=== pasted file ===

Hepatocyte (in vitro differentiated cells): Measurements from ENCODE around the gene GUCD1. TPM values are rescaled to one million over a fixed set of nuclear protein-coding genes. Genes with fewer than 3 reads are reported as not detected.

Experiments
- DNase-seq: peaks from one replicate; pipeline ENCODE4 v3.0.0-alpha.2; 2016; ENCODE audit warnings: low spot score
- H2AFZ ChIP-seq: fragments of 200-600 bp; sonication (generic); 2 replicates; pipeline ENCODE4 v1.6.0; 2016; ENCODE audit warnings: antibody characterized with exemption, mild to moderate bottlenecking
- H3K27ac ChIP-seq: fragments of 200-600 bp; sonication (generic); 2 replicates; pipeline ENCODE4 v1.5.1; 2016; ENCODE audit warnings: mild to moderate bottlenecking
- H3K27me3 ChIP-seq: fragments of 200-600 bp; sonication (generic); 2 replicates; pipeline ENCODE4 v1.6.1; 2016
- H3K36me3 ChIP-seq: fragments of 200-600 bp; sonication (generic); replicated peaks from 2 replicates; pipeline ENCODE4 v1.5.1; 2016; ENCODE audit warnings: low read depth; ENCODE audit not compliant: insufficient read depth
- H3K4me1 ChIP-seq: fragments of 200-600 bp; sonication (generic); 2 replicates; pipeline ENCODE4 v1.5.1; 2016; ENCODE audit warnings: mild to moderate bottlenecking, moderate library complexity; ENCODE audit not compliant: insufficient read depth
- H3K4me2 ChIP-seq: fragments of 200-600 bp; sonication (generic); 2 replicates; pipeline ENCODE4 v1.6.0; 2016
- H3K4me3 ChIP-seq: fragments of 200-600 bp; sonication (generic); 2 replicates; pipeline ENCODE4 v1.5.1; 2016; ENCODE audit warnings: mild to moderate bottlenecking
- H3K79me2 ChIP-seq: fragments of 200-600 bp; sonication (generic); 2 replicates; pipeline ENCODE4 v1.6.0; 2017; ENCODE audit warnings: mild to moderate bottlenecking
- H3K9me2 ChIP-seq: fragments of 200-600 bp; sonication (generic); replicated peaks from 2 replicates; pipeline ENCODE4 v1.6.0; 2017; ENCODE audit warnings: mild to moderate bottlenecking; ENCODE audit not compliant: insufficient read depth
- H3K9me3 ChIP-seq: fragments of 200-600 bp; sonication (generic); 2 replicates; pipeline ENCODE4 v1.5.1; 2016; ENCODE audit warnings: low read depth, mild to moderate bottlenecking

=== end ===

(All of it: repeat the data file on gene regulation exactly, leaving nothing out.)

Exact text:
Hepatocyte (in vitro differentiated cells): Measurements from ENCODE around the gene GUCD1. TPM values are rescaled to one million over a fixed set of nuclear protein-coding genes. Genes with fewer than 3 reads are reported as not detected.

Experiments
- DNase-seq: peaks from one replicate; pipeline ENCODE4 v3.0.0-alpha.2; 2016; ENCODE audit warnings: low spot score
- H2AFZ ChIP-seq: fragments of 200-600 bp; sonication (generic); 2 replicates; pipeline ENCODE4 v1.6.0; 2016; ENCODE audit warnings: antibody characterized with exemption, mild to moderate bottlenecking
- H3K27ac ChIP-seq: fragments of 200-600 bp; sonication (generic); 2 replicates; pipeline ENCODE4 v1.5.1; 2016; ENCODE audit warnings: mild to moderate bottlenecking
- H3K27me3 ChIP-seq: fragments of 200-600 bp; sonication (generic); 2 replicates; pipeline ENCODE4 v1.6.1; 2016
- H3K36me3 ChIP-seq: fragments of 200-600 bp; sonication (generic); replicated peaks from 2 replicates; pipeline ENCODE4 v1.5.1; 2016; ENCODE audit warnings: low read depth; ENCODE audit not compliant: insufficient read depth
- H3K4me1 ChIP-seq: fragments of 200-600 bp; sonication (generic); 2 replicates; pipeline ENCODE4 v1.5.1; 2016; ENCODE audit warnings: mild to moderate bottlenecking, moderate library complexity; ENCODE audit not compliant: insufficient read depth
- H3K4me2 ChIP-seq: fragments of 200-600 bp; sonication (generic); 2 replicates; pipeline ENCODE4 v1.6.0; 2016
- H3K4me3 ChIP-seq: fragments of 200-600 bp; sonication (generic); 2 replicates; pipeline ENCODE4 v1.5.1; 2016; ENCODE audit warnings: mild to moderate bottlenecking
- H3K79me2 ChIP-seq: fragments of 200-600 bp; sonication (generic); 2 replicates; pipeline ENCODE4 v1.6.0; 2017; ENCODE audit warnings: mild to moderate bottlenecking
- H3K9me2 ChIP-seq: fragments of 200-600 bp; sonication (generic); replicated peaks from 2 replicates; pipeline ENCODE4 v1.6.0; 2017; ENCODE audit warnings: mild to moderate bottlenecking; ENCODE audit not compliant: insufficient read depth
- H3K9me3 ChIP-seq: fragments of 200-600 bp; sonication (generic); 2 replicates; pipeline ENCODE4 v1.5.1; 2016; ENCODE audit warnings: low read depth, mild to moderate bottlenecking